We know if the utility function is quasilinear (QL) w.r.t good 1, then the demand for other goods is independent of income (no income effect for goods $(2,\dots, N)$).

But is the reverse implication also true: i.e can we say if all the goods except one have demand functions independent of income then the utility function must be quasilinear?

I have been looking up all the standard micro grad level text books but haven't got an answer yet. I see books defining (rather characterizing) QL by just one side of implication (i.e QL implies No income effect) but are silent about the other.

Any reference in this regard will be highly useful.


3 Answers 3


Is your claim 1 true?

Let's look at an agent who's Utility is quasi linear in money, $m$, and goods $c$.

The utility function is given by

$$U(m,c) = m + f(c)$$ for some concave function $f$.

The maximization problem, given wealth $w$, prices of money and consumption $p, p_c$ is then

$$\max_{m,c} U(m,c) \text{ s.t. } pm + p_c c = w\\ = \max_c f(c) + \frac{w}{p} - \frac{p_c}{p}c\\ \Rightarrow f'(c) = \frac{p_c}{p} $$

So the optimal amount for consumption $c$ is independent of the wealth level $w$, if the interior solution qualifies as the global solution - which it does for sufficiently high wealth level. I'm not from a micro background but I suppose this qualifies as no income effect for the nonlinear good.

The intuition is, that, beyond a threshold of income, you have your optimal consumption locus $c^*$ which is identified by the previous FOC. Having a higher income will make you want to save that money, not put it into consumption.

What about the inverse?

Now that we got the intuition, we can try to work it backwards. What do we need? That

$$\exists c^* : U(m+\epsilon, c^*) > U(m, c^* + \frac{p}{p_c}\epsilon) \,\forall \epsilon > 0$$

One can show (do it!) that if $U$ was concave in $m$, eventually the marginal value of increasing $m$ (for a large enough $\epsilon$) was smaller than investing it into $c$.

On the other hand, if $U$ was additively separable in $(m,c)$ and increasing but convex in $m$, we would - after a threshold - always invest all into $m$ and set $c=0$. Also here, after that threshold, the optimal locus for $c$ is trivially independent of the wealth level: no income effect.

Another example would be decreasing utility in $c$, which would make us set it independently of the wealth level to its global minimum (often 0).

You see, unless you give us a class of utility functions, there can be many valid (but economically stupid) cases of utility functions where the inverse does not hold.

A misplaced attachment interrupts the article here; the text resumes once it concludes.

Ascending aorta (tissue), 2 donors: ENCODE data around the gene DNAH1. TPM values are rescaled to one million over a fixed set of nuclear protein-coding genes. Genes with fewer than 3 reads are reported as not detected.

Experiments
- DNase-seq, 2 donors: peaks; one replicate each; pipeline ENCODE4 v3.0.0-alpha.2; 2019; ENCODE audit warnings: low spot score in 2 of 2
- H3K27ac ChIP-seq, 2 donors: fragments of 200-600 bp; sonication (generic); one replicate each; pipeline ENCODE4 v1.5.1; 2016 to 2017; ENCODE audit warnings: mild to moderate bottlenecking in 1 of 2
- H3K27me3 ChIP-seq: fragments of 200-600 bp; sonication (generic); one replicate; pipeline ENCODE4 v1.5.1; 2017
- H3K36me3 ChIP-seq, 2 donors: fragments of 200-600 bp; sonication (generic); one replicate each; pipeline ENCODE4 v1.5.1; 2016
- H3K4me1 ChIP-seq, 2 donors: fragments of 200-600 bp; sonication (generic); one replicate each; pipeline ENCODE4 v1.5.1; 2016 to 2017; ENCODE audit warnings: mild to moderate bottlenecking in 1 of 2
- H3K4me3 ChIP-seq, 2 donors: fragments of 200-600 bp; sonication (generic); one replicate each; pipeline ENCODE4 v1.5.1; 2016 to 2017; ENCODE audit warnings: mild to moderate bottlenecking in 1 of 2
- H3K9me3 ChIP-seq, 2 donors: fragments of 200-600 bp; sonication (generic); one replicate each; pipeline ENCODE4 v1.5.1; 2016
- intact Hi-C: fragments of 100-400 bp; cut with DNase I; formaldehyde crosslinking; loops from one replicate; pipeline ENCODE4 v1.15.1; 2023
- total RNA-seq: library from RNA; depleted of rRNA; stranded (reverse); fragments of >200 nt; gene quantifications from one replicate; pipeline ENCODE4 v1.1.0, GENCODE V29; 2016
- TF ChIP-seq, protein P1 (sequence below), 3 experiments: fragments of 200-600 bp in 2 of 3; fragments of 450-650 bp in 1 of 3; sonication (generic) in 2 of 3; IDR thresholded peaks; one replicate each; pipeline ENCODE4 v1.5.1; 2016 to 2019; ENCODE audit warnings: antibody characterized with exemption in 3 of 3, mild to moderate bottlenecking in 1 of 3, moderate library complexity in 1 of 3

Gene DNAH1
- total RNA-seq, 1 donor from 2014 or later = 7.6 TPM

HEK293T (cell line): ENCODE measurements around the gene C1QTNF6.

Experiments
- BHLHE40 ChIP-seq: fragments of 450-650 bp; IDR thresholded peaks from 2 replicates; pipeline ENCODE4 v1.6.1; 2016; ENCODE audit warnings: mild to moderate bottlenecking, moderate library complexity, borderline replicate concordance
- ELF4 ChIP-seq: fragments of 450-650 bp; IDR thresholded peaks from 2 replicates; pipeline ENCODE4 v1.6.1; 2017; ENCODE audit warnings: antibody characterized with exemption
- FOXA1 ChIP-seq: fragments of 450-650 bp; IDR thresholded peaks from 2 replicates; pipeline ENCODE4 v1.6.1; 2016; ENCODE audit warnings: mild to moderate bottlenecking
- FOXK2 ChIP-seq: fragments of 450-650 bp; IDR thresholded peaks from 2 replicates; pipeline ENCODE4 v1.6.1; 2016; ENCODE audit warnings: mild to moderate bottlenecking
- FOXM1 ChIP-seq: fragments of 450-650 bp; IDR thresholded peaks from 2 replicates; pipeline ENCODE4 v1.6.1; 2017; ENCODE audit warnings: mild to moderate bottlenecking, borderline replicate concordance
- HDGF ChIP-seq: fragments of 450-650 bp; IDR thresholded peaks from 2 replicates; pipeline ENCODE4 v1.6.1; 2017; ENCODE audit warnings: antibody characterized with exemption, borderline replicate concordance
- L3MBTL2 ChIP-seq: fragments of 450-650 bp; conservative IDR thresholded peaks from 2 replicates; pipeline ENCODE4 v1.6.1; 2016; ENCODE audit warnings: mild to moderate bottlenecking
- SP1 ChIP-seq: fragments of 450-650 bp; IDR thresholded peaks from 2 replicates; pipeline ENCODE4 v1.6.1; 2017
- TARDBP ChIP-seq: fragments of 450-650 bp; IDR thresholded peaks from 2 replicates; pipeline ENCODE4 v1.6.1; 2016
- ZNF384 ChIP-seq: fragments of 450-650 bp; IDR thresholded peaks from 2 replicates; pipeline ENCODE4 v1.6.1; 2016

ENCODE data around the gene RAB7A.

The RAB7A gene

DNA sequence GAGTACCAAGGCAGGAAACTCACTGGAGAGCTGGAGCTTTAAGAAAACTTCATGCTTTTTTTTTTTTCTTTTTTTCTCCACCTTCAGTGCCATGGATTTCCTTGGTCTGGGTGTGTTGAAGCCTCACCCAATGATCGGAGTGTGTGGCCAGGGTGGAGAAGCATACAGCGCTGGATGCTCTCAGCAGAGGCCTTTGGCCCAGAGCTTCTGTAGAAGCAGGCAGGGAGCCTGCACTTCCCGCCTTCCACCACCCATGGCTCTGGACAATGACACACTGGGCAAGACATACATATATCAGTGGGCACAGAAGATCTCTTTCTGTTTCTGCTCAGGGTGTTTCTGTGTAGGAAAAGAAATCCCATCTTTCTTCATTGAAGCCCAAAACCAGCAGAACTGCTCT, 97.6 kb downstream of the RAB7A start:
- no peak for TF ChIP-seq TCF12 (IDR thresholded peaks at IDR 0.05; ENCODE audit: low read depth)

• $\begingroup$ If someone knows how to make headlines on stack exchange, I'd be much obliged. $\endgroup$
    – FooBar
    Feb 15, 2015 at 16:18
  • $\begingroup$ I edited your post to have a title. Use <h#> tags from HTML $\endgroup$
    – BKay
    Feb 15, 2015 at 16:48
  • 1
    $\begingroup$ Thanks FooBar. Yes, I can see we will need more restrictions for the inverse. Yes, I could think of a decreasing utility scenario but in my question I meant to ask given other usual assumptions on the utility function (such that increasing, quasi-concavity) apply. Sorry, I should have been more precise. $\endgroup$
    – user200947
    Feb 15, 2015 at 17:24

Is that first claim right? I guess it depends what you mean by an income effect.

Say your quasi-linear utility form is: $$U(x,v) = x + \ln(v)$$ Say $P_v = P_x=1$ and so for wealth $w = P_v\cdot v + P_x \cdot x = x + v$. If $0<w\leq 1$ the household strictly prefers to buy $v$ to $x$ and buys no $x$ but $w>1$ is then exclusively $x$ is purchased beyond that. So demand for $x$ looks like this: $$w<1: x^* = 0$$ $$w<1: v^* = w$$ $$w\geq1: x^* = w-1$$ $$w\geq1: v^* = 1$$

So the marginal demand for $x/v$ depends on $w$.

  • $\begingroup$ Yes, you are right. I should have been more precise in my question. I meant over the income ranges (that is at sufficiently high income) where we get an interior solution.Thanks! $\endgroup$
    – user200947
    Feb 15, 2015 at 17:01

Blockquote Say your quasi-linear utility form is: U(x,v)=x+ln(v) Say Pv=Px=1 and so for wealth w=Pv⋅v+Px⋅x=x+v. If 01 is then exclusively x is purchased beyond that. So demand for x looks like this: w<1:x∗=0 w<1:v∗=w w≥1:x∗=w−1 w≥1:v∗=1

How does that make sense. If you allocate v=w and x=0 when w<1 then U(0,v=w<1) < 0 as ln(v) for v<1 is negative.


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